Dean Smith, North Carolina Tar Heels’ iconic basketball coach, surprised all of his former players with $200 to go have dinner on him, according to NBC Sports. During the execution of his will, Smith, who died on February 7, had a letter and a check sent to all of the former Tar Heel players.
Coach Smith willed his trust to send a $200 check to each his former players following his passing. #DeanSmithpic.twitter.com/NyiBhU9taQ
— Jim Dempsey (@ChestPassDemps) March 26, 2015
As reported by Fox 8, Smith’s legendary career included two national championships, 13 ACC titles, 11 Final Four appearances, and Dean even coached the U.S. Olympic Team in 1976. Dean’s first national title came in 1982, where the world was introduced to Michael Jordan and his second in 1993, on a team led by Eric Montross. Under Smith, the Tar Heels was always perennial conference power predicted to finish in the top part of the conference every single year until he retired in 1997.
According to the Huffington Post, Smith coached over 180 different players. The loyalty most of his players feel for Dean Smith will definitely have dinner just as their coach would want.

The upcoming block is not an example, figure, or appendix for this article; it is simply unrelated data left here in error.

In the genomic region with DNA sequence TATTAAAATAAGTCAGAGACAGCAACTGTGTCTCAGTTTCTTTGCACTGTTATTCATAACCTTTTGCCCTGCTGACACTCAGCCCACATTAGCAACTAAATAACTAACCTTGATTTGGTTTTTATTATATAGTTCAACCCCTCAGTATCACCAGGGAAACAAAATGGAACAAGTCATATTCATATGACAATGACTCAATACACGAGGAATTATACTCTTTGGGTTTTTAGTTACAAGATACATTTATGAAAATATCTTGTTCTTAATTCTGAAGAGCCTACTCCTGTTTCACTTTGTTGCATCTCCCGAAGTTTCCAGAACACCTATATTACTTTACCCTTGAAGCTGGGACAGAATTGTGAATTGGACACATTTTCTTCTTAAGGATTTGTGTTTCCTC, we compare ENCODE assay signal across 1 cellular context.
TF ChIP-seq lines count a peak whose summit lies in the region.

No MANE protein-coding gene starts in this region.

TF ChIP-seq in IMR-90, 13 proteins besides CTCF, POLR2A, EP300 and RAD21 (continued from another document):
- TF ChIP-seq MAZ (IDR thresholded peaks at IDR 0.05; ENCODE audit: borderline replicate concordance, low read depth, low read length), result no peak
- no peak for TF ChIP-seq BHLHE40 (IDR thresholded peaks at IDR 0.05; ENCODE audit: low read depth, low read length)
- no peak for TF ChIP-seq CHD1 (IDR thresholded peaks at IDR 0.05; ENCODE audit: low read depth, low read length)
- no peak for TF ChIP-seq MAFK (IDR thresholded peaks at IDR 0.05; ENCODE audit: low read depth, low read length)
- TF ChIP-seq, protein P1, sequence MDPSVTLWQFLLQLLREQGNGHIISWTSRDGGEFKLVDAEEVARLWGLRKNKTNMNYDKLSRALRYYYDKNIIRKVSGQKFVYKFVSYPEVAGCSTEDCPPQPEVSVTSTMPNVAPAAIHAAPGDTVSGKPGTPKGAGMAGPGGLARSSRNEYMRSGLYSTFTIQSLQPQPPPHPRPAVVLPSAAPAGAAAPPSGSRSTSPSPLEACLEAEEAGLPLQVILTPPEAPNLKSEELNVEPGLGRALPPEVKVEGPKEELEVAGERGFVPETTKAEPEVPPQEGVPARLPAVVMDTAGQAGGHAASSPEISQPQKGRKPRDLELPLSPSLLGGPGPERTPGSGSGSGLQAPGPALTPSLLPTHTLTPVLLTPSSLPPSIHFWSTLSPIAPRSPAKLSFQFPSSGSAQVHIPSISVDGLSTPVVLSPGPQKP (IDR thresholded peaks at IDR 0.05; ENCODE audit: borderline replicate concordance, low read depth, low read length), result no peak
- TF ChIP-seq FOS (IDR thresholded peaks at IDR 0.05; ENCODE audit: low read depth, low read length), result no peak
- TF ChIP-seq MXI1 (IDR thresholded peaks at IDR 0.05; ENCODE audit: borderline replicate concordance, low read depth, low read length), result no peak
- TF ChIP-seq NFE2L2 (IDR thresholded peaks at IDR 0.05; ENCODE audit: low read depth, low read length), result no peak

However, Serge Zwikker, who played for Smith from 1993 to 1997, said he would not be able to honor his coach’s final request. Zwikker, who was not surprised by Smith’s generosity, instead wanted to do something to honor his former coach.
“I don’t think I can cash this. If anything, I will donate it to a good cause.”
Dean Smith’s career was one that was always focused on his players. The newly released documentary film about the coach, Dean Smith, highlights that aspect of Dean’s love for his players, according to the New York Times. That focus on his players is evidenced by the one thing missing from the documentary – Smith talking about himself. It is up to his players and other coaches, like Mike Krzyzewski, to tell you about Dean Smith.
“He was so humble that it wasn’t easy to find sound bites from him …”
Ross Greenburg, who produced the documentary, was talking about Smith’s humble nature while he worked on the film. That humble nature was also something he tried to pass on to his players as shown when he would not let Sports Illustrated use Michael Jordan as a cover simply because he was a freshman at the time.
As well as being a basketball coach, Smith was also a social activist. Dean recruited the first black player, Charlie Scott, to ever play at North Carolina. He spoke out against the death penalty after he retired. He even held practices in prisons. Smith even advised his players after they left, especially on financial matters, to make certain that they would be successful in all that they do.
Now, even after his death, Dean Smith is still teaching his players about being better people.
[Photo by Doug Pensinger/Getty Images]